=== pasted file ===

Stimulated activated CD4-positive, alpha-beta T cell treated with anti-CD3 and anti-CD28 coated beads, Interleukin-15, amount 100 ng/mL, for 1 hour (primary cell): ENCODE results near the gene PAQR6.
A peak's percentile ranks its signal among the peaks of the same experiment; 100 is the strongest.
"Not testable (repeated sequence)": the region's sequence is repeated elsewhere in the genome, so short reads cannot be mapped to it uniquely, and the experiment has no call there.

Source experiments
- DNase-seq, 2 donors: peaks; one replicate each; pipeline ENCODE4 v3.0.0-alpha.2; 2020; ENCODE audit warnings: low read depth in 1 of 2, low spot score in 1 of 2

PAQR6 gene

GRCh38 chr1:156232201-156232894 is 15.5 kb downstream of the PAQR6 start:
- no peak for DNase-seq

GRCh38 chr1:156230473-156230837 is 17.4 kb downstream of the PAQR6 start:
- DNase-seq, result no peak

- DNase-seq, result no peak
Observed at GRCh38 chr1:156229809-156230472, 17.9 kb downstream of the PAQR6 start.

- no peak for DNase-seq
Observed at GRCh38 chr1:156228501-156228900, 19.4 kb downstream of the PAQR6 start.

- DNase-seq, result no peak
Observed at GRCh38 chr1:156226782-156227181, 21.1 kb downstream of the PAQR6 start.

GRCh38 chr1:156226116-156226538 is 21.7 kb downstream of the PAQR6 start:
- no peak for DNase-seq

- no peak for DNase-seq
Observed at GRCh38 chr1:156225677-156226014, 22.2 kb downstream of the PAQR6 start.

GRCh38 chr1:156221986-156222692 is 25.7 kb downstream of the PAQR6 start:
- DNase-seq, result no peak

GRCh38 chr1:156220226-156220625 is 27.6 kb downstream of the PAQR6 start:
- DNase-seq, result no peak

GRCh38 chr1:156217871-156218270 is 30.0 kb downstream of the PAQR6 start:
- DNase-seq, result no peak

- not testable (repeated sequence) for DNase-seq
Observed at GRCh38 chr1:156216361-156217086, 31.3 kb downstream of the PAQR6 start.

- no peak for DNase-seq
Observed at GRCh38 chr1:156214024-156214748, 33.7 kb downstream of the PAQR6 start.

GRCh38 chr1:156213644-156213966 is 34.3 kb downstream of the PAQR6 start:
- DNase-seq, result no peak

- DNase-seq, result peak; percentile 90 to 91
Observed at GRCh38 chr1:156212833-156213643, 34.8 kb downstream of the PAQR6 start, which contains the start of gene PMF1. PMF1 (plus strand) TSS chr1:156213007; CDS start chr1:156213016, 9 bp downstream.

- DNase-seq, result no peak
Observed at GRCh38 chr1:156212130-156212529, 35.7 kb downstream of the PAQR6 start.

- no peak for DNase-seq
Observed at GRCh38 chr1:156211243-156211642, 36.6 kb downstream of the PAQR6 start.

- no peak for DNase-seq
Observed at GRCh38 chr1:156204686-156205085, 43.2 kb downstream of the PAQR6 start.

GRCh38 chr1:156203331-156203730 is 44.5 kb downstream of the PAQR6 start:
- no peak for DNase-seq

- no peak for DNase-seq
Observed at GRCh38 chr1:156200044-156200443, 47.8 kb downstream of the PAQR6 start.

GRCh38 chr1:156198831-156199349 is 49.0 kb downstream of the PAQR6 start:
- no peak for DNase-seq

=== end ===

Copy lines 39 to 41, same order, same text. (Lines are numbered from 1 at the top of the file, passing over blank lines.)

- no peak for DNase-seq
Observed at GRCh38 chr1:156204686-156205085, 43.2 kb downstream of the PAQR6 start.

GRCh38 chr1:156203331-156203730 is 44.5 kb downstream of the PAQR6 start: